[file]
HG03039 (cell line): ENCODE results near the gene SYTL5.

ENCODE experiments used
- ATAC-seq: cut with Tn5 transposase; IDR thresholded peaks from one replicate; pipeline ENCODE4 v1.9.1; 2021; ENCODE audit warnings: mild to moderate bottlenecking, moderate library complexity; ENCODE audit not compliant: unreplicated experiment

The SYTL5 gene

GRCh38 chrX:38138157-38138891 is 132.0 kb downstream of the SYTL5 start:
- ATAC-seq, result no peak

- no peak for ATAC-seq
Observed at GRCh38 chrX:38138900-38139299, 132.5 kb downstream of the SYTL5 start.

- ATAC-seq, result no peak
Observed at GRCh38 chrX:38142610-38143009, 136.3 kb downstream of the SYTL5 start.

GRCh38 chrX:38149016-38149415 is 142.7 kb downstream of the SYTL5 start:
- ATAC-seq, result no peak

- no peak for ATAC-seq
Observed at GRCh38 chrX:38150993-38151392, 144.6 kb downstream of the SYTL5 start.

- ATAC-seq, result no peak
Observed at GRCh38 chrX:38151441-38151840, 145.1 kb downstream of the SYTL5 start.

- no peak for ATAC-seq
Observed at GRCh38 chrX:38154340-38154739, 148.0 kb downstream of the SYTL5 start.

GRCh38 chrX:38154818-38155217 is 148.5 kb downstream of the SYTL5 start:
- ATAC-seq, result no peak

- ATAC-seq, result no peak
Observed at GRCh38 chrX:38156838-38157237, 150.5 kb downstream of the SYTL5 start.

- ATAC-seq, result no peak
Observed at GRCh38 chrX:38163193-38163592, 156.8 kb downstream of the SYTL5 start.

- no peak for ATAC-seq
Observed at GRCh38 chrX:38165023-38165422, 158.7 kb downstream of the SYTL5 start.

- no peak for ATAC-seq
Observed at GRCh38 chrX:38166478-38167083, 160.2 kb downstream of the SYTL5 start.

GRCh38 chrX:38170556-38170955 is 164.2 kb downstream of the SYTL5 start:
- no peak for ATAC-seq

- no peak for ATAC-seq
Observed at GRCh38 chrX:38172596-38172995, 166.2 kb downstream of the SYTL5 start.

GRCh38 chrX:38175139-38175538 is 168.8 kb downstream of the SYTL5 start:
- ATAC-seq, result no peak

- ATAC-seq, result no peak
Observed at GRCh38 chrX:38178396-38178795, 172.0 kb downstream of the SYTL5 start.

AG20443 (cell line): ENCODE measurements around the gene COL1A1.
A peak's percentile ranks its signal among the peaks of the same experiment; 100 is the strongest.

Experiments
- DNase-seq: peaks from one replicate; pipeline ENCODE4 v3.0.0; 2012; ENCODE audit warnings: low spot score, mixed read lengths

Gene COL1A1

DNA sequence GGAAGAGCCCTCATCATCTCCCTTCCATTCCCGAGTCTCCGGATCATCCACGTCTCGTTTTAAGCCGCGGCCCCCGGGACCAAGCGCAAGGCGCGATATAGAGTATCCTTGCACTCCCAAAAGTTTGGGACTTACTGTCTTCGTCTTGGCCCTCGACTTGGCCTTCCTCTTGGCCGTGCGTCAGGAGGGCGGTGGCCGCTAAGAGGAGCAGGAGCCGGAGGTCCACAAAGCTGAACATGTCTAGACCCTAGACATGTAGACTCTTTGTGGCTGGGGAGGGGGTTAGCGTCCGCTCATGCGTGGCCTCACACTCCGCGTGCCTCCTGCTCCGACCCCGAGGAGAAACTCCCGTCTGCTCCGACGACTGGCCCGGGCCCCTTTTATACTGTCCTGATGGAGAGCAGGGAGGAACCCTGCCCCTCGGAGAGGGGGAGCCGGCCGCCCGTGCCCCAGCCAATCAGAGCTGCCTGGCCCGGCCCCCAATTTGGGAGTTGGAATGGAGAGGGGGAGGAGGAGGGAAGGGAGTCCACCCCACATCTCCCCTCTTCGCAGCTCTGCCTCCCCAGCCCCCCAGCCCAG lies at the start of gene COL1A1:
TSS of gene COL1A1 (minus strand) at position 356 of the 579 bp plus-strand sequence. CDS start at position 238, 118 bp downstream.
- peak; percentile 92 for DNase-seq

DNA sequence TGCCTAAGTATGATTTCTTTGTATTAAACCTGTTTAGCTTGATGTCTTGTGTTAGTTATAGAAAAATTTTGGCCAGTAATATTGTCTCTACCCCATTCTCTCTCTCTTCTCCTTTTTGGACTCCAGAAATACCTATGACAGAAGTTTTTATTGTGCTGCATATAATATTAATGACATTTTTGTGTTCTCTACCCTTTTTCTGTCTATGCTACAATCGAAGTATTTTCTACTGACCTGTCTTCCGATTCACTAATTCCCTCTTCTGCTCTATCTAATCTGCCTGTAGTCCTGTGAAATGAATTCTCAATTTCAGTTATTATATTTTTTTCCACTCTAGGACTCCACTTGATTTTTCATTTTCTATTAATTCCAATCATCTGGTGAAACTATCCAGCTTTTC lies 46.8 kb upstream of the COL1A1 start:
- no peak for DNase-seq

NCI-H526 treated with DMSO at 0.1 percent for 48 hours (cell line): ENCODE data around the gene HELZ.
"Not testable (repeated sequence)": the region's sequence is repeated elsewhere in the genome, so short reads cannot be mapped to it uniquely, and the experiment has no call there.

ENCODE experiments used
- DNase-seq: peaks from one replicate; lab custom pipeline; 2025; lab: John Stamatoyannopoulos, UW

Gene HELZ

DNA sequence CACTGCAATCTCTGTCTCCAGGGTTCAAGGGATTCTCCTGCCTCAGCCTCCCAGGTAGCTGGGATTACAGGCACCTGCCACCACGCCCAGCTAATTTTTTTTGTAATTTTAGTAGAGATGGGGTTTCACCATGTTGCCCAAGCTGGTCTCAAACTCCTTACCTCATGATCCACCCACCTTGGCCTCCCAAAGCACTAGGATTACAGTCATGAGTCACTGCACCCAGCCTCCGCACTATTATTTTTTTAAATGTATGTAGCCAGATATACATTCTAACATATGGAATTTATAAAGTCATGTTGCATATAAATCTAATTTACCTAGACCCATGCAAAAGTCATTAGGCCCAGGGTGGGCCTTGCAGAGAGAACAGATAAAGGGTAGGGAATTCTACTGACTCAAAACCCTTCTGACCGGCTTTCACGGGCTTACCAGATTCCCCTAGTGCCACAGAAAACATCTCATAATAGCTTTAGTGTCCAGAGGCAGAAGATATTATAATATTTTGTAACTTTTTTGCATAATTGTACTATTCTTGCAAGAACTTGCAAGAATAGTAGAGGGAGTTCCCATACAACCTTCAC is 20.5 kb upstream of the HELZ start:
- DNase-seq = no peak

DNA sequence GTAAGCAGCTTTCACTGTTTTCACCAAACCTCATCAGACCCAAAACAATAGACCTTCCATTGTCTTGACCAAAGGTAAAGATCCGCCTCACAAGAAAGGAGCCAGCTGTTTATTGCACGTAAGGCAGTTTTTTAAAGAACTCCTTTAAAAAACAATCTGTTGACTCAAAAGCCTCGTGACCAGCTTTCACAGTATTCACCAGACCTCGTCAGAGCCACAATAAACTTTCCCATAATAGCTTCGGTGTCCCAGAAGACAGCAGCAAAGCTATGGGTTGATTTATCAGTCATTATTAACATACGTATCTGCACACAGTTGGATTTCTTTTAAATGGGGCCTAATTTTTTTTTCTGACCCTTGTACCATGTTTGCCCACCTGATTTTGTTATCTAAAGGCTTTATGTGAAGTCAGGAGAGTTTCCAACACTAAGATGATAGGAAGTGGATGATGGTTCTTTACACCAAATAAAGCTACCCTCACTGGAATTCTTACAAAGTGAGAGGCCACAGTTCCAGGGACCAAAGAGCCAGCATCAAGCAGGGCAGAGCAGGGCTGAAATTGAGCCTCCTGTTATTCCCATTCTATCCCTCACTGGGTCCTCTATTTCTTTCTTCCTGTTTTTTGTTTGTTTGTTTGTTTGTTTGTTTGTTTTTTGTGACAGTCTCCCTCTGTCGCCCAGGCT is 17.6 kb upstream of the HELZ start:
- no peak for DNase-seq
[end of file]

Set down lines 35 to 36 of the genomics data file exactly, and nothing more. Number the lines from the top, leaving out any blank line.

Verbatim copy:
- ATAC-seq, result no peak
Observed at GRCh38 chrX:38178396-38178795, 172.0 kb downstream of the SYTL5 start.